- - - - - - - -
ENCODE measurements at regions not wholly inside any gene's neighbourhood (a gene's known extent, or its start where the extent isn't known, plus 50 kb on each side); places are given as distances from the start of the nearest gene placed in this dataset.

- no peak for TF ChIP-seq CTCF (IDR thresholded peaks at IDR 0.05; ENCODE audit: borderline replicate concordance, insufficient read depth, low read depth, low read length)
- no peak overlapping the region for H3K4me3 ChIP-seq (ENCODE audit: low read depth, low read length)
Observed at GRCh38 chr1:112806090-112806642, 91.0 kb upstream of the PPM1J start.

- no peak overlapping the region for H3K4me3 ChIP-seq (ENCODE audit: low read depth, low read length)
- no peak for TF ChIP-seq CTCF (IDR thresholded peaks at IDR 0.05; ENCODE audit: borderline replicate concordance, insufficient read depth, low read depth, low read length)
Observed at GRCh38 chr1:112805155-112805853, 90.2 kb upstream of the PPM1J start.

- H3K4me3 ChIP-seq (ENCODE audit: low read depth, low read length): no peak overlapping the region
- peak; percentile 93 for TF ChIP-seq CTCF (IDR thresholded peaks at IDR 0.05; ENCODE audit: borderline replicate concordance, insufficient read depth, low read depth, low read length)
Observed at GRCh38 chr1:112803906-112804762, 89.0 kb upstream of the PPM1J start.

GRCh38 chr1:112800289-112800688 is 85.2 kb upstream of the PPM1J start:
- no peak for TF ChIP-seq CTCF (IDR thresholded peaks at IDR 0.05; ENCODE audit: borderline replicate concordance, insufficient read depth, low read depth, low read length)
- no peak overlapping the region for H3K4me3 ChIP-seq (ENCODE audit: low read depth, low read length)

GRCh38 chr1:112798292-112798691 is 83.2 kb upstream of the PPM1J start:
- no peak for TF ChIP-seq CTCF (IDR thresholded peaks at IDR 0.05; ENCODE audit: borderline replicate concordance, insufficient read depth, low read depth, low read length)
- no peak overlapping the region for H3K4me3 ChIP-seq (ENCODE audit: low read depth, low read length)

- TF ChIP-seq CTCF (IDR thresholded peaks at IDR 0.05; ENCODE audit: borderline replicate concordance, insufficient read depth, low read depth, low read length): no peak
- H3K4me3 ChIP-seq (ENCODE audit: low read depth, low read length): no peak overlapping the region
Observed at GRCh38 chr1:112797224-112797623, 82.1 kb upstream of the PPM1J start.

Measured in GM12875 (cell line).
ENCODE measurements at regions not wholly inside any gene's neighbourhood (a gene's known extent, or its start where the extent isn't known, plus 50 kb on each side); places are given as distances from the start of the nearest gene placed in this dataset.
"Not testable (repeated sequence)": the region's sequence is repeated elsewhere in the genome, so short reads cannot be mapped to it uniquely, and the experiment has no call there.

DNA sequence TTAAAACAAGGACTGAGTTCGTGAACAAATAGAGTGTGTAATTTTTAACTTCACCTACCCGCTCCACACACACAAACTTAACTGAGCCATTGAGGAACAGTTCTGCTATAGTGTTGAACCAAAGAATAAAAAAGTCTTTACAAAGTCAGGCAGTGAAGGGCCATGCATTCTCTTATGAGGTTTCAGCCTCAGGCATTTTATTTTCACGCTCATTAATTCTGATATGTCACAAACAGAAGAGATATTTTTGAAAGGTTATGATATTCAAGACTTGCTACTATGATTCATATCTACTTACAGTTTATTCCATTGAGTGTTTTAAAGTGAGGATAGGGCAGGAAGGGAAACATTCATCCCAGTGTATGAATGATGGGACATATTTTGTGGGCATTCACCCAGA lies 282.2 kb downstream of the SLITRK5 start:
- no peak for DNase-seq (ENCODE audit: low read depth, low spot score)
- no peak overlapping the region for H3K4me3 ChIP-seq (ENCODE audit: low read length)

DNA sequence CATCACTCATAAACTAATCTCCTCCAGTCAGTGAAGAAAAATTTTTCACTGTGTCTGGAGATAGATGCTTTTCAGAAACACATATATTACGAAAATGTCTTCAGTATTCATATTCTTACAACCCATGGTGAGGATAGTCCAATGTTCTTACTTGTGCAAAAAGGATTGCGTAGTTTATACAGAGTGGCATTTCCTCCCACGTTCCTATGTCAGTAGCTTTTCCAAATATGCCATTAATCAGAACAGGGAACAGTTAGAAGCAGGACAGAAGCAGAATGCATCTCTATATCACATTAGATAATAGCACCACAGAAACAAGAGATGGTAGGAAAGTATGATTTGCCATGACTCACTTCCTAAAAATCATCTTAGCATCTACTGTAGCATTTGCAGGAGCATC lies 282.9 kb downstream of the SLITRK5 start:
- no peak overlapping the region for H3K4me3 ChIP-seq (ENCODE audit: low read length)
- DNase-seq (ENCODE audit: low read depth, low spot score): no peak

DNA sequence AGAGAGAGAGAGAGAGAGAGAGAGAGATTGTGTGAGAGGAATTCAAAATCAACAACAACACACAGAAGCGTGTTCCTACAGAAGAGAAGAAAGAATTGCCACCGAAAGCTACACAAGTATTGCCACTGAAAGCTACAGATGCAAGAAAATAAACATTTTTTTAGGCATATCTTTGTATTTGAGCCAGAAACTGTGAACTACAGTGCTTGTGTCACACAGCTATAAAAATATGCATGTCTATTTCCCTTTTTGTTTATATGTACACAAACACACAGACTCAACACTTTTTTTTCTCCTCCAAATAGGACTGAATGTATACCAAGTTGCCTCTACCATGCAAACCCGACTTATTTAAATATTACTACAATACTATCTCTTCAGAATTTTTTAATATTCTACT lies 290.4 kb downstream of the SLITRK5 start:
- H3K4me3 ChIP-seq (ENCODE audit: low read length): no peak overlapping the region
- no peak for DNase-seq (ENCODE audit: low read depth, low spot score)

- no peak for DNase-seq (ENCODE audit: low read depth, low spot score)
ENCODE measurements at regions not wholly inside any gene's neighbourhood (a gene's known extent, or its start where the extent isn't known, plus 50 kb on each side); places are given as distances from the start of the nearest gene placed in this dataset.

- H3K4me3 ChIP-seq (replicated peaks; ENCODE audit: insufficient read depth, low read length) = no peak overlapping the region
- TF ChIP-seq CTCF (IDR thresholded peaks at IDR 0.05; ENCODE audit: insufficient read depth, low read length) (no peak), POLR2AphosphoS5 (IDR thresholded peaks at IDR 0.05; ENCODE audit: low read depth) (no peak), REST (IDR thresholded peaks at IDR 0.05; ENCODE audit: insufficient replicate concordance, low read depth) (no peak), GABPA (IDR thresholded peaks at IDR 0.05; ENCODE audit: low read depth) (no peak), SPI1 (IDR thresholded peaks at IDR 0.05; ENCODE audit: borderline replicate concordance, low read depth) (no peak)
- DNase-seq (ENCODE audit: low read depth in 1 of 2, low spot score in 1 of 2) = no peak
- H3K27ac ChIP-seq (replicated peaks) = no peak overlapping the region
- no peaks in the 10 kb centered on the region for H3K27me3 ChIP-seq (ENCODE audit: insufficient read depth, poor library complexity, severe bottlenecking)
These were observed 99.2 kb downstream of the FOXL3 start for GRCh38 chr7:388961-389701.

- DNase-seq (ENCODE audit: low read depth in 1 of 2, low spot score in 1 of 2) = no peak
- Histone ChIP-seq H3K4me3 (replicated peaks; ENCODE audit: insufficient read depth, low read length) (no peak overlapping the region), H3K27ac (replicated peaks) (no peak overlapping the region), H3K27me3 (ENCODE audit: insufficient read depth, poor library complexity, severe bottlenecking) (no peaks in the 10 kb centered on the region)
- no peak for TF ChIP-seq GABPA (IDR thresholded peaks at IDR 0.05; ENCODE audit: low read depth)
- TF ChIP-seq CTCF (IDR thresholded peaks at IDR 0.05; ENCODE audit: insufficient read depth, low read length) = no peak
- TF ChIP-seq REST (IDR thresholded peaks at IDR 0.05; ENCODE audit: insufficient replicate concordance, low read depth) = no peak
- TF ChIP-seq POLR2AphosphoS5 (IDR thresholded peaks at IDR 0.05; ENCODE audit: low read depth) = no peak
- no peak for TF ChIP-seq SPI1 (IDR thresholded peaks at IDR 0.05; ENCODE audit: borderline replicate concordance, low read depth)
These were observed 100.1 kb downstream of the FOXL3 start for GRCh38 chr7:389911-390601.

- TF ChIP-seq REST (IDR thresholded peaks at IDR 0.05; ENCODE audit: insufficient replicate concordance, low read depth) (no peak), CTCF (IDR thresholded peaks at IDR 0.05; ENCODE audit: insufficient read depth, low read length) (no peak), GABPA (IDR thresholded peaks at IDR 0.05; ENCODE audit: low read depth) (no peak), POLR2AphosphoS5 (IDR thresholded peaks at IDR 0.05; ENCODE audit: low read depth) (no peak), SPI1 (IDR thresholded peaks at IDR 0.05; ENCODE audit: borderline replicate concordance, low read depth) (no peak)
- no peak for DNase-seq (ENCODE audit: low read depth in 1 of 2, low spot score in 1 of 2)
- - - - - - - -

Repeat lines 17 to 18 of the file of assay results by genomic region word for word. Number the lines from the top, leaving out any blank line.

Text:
- TF ChIP-seq CTCF (IDR thresholded peaks at IDR 0.05; ENCODE audit: borderline replicate concordance, insufficient read depth, low read depth, low read length): no peak
- H3K4me3 ChIP-seq (ENCODE audit: low read depth, low read length): no peak overlapping the region